Asexual Epichloë Endophytes Do Not Consistently Alter Arbuscular Mycorrhizal Fungi Colonization in Three Grasses

Eric Kalosa-Kenyon, Lindsey Slaughter, Jennifer A. Rudgers, Rebecca L. Mcculley

Research output: Contribution to journalArticlepeer-review

Abstract

© 2018 University of Notre Dame. All Rights Reserved. Plants commonly host multiple microbial symbionts that regulate productivity and other ecosystem processes, yet multi-symbiont interactions within hosts are rarely examined. We evaluated how the presence of aboveground Epichloë fungal endophytes (E+, symbiotic, and E-, endophyte experimentally removed) altered belowground colonization by arbuscular mycorrhizal fungi (AMF) in three grass species in a common environment. We sampled from E+ and E- populations of woodland bluegrass (Poa sylvestris A. Gray), grove bluegrass (Poa alsodes A. Gray), and tall fescue (Schedonorus arundinaceus Schreb.) in long-term experimental plots in woodlands near Nashville, Indiana. Endophyte symbiosis aboveground increased AMF colonization of roots in both Poa species, although this effect was only significant for hyphal colonization in P. sylvestris. Endophyte symbiosis did not significantly alter AMF colonization in S. arundinaceus, in contrast to pri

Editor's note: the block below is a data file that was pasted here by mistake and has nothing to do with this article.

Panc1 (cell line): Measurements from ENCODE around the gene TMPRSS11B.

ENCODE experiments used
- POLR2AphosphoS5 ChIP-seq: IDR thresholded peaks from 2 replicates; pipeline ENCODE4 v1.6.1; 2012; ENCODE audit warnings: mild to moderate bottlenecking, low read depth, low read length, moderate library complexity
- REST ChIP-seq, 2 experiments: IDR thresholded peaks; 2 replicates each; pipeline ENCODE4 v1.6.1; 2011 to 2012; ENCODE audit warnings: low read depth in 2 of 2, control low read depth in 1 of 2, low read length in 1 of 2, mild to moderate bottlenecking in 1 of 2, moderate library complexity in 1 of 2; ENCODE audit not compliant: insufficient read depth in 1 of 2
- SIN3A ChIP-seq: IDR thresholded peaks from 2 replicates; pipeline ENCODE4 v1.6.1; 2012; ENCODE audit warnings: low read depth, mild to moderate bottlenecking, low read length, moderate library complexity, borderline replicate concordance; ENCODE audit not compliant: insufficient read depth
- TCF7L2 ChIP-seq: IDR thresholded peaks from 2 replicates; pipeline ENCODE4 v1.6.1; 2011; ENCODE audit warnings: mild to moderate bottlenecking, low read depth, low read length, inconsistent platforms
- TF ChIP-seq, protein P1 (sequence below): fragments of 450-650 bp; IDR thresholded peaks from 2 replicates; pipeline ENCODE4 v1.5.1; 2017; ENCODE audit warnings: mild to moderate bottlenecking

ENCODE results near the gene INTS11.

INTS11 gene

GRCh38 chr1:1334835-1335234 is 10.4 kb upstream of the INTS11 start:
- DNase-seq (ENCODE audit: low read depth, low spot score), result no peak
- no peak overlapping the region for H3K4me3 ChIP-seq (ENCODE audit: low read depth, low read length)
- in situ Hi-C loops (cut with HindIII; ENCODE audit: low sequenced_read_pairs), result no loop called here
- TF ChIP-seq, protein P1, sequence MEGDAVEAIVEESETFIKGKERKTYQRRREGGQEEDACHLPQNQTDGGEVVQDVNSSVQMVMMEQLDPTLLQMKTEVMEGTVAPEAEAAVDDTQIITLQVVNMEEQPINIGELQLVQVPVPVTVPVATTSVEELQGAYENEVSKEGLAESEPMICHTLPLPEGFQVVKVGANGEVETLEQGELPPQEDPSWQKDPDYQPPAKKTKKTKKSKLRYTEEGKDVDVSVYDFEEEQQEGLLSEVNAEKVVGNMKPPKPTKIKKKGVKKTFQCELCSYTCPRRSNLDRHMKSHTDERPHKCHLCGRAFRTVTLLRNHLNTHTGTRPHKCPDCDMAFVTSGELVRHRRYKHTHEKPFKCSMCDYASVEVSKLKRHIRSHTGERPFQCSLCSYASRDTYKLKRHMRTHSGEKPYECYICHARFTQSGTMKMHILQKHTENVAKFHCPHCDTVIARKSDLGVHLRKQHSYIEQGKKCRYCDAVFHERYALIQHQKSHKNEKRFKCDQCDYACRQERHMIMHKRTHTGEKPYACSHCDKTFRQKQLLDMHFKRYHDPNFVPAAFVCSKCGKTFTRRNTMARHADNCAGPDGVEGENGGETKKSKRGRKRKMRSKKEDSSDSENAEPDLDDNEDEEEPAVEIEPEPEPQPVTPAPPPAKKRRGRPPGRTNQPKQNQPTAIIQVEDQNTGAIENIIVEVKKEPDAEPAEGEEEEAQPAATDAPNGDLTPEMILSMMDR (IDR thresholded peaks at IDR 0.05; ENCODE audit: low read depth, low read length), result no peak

Original languageEnglish
Pages (from-to)157-165
JournalDefault journal
StatePublished - Jan 1 2018

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